Big men upholding a big name and a big tradition. It was fitting then that Beauden and Scott, who both started against South Africa, were instrumental to victory.
A lot was made of long-time Hurricanes and new Blues fly-half Beauden being shunted to full-back to accommodate Richie Mo’unga at 10. But if the Springboks thought that would lessen his impact they could not have been more wrong, as he put in a man-of-the-match performance.
Scott scored the second try and his 32 metres made was the sixth highest of those in black, while his 10 tackles was joint top among colleagues too. Winning his 32nd cap since his 2016 debut, he is now a lock for the second lock spot alongside Sam Whitelock – although that might change when Brodie Retallick returns.
The All Blacks got their 2019 Rugby World Cup off to a winning start as they turned on the style brilliantly to blitz the Springboks 23-13 in Yokohama City.
South Africa sprang into life against the two-time defending world champions but only had a Handre Pollard penalty to show for their early efforts. New Zealand then got into gear as George Bridge and Scott Barrett went over in quick succession.
The Boks were much better after the interval as two giants of world rugby put on a show, and Pieter-Steph du Toit swan-dived over to get them back in it. But the All Blacks retained a degree of order with two late penalties keeping them in control.
Here, we analyse a stunning performance from New Zealand talisman Beauden Barrett.
A lot was made of Steve Hansen’s selections coming into a crucial World Cup opener against a side that have beaten them and secured a draw in the last 12 months.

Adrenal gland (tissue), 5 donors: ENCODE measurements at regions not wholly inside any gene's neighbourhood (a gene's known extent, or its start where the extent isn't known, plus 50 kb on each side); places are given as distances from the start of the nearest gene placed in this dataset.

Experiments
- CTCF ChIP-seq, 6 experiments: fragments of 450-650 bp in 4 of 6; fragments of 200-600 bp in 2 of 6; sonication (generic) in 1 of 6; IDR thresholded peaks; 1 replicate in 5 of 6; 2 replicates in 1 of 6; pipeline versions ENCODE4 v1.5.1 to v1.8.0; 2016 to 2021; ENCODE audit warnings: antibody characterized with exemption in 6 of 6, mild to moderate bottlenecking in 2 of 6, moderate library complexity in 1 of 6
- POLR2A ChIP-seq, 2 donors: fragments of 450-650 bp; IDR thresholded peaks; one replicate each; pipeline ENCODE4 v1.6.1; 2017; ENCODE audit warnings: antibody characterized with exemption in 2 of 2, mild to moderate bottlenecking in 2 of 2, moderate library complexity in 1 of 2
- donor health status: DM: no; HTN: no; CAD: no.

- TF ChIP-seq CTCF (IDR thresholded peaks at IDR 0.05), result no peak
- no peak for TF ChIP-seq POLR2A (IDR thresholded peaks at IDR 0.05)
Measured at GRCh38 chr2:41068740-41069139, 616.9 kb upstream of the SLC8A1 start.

Chief among them was shunting the instrumental Barrett to full-back so as to allow another playmaker, Richie Mo’unga, to share dual playmaking abilities.
In essence Barrett was still the man, flawless in both defence and attack. With New Zealand under the cosh in the first 20 minutes he was coolness personified and was then in the thick of the action when the All Blacks burst into life with two tries in four minutes.
Under intense pressure following a Cheslin Kolbe break when South Africa rallied early in the second half, Barrett received possession in his own in-goal area after a superb tackle on Kolbe by Mo’unga.
Flustered? Flawless more like as the full-back ran it out of the danger zone and the Blacks almost broke loose.
A minute later he was taking a Sevu Reece pass on the right wing and launching his team forward, an outrageous banana grubber kick somehow stayed in play and almost led to a try-scoring chance.
Points – 3
Runs – 17
Metres made – 56
Carries – 16
Passes – 12
Handling errors – 0
Defenders beaten – 7
Tackles – 2
Missed tackles – 4
Turnovers conceded – 2
GOT RIGHT – STRING-PULLER EXTRAORDINAIRE
Think you’re safe from him, or his influence on a game is diminished by pushing him back to full-back while promoting Mo’unga to 10? Forget about it. Mo’unga is a marvellous talent who has some serious playmaking ability. He may even be wearing the hallowed No10 jersey at the beginning of this World Cup. But Barrett is still the brains.
The Blues star remains his nation’s most pivotal playmaker even if he may be sat deeper. In fact, at 15 he is able to scan the entire field ahead of him. And when you’re one of the game’s most gifted visionaries, you’re able to suddenly see method in Hansen’s madness.
Not only was Barrett coolness personified as South Africa squeezed early on, calmly clearing his lines when handed a hot potato by Reece, he was the conductor when New Zealand cranked the volume up.
He made 30 metres, with only Anton Lienert-Brown beating more defenders in the first half. Only three more players made more metres, only two beat more defenders.
GOT WRONG – RISKY BUSINESS
A tiny blotch on his match card was allowing a degree of sloppiness to creep into his game. There was a glut of missed tackles (4) and two turnovers conceded in his own half, but it feels like we’re desperately clutching at straws just so we can find a flaw – which we are.